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Flashcards in therapy Deck (36):
1

Psychotherapy - means? aka? goal is to? don't confuse with?

  • psychological intervention meant to help resolve emotional, behavioural and interpersonal problems and to improve quality of life
  • Aka psychological therapy
  • Interaction b/w therapist and someone suffering from a psychological problem
  • Goal is to provide support or relief from the problem
  • Don’t confuse with psychodynamic (Freudian) approach

2

Goals of Psychotherapy? (4 steps)

  1. Forming a diagnosis: figure out what’s wrong, identifying illness, understand what’s going on
  2. Proposing an etiology: understand causes of illness
  3. Making a prognosis: what’s going to happen in a week, a month?
  4. Implementing treatment: change their thoughts/behaviour/emotions/coping skills

2

humanistic/existential - key beliefs? emergence? assumption about problems?

  • human beings are basically positive
  • something intrinsically good about people
  • all have a tendency towards self-improvement
  • emerged in middle of 20th century
  • reaction against negative views of Freudian psychoanalysis (Europe) and lack of introspection of behaviourism (US)
  • psychological problems stem from feelings of alienation and loneliness
  • feelings traced to failures to reach one’s potential (humanistic) or failure to find meaning in life (existential

3

Who seeks therapy - how many people? gender? race? ST vs LT?

c) Who seeks therapy?
- 1 in 5 people suffer from some type of mental disorder
- Men & women: women more likely to seek help
- Caucasians, Asians & Aboriginals: Caucasians more likely to seek than minorities
- ST vs. long-term problems: often wait a very long time before seeking help
o People suffer from depression of years before asking for help
o ST problems fare better than LT (aka respond better to therapy)
d) Why do some people not seek treatment?
- People might not realize that their disorder needs to be treated:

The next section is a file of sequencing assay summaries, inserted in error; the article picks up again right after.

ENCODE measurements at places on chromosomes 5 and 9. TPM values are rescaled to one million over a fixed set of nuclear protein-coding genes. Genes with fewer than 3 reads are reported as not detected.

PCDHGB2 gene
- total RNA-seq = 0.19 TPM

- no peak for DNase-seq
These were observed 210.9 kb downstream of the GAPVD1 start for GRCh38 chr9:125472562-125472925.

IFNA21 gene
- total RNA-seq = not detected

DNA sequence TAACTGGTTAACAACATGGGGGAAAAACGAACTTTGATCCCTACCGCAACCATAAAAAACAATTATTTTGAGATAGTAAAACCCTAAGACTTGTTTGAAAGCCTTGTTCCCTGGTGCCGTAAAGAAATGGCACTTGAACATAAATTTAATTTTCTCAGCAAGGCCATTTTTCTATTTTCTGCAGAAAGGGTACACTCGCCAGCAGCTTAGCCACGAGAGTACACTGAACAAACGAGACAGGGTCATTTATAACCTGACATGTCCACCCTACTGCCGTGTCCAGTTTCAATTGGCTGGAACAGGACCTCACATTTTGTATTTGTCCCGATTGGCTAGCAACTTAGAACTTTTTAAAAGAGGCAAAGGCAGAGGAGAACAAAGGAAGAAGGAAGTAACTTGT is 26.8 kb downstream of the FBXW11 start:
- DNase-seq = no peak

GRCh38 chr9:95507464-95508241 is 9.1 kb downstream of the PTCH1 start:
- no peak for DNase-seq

o Mental illness not taken as seriously as physical illness
o Origin of mental illness “hidden”, not diagnosable by blood tests, x rays
o Stigma of mental illness: can be solved with mind over matter aka it is a sign of weakness
- Barriers to treatment like beliefs/circumstances that keep people from getting help:
o Some believe they should be able to handle things themselves
o Families discourage seeking help because of embarrassment
o Financial obstacles, lack of medical insurance, long waiting lists at facilities, etc
- Even people who acknowledge they have  problem don’t know where to look for services
o And even when they seek and find help, they might not receive the most effect treatment
e) Would I be a good therapist?
- Warm & direct: honest and open to people
- Developing positive relationship with clients: respecting who they are, emphasizing with them, understanding them – if you’ve gone through your own problems = better empathy
- Your ethnicity: might think matching client’s ethnicity is important – study shows that it doesn’t matter
- Topic selection: choose most important for the session – session should have a focus
- Match treatment to needs of patient – most therapists don’t identify as one of the six kinds – they use whatever technique is most appropriate for patient
 Eclectic psychotherapy: drawing on techniques from different forms of therapy depending on patient and the problem

3

Client centered approach - h or e? started by who? assumes? non-directive?

  • humanistic approach
  • Carl Rogers in 1940’s, aka person centered therapy
  • assumes that all individuals have a tendency toward growth and that this growth can be facilitated by acceptance and genuine reactions from the therapist
  • each individual is qualified to determine own goals for therapy, frequency and length of therapy
  • Non directive treatment: Client is the centre/focus you are there as an aid
  • not to tell what is right/wrong, we’re here to facilitate patient’s learning, doesn’t provide advice or suggestions, but instead paraphrases client’s words

4

Why not seek treatment?

  • People might not realize that their disorder needs to be treated
  • Stigma of mental illness: can be solved with mind over matter aka it is a sign of weakness
  • Barriers to treatment like beliefs/circumstances that keep people from getting help - families, finances
  • Even people who acknowledge they have  problem don’t know where to look for services

4

Client Centered Approach - 3 components? overall goal?

5

Would I be a good therapist? qualities? realtionship? ethnicity? topics? ecletic?

  • Warm & direct: honest and open to people
  • Developing positive relationship with clients: respecting who they are, emphasizing with them, understanding them – if you’ve gone through your own problems = better empathy
  • Your ethnicity: doesn’t matter
  • Topic selection: choose most important for the session – session should have a focus
  • Match treatment to needs of patient – most therapists don’t identify as one of the six kinds – they use whatever technique is most appropriate for patient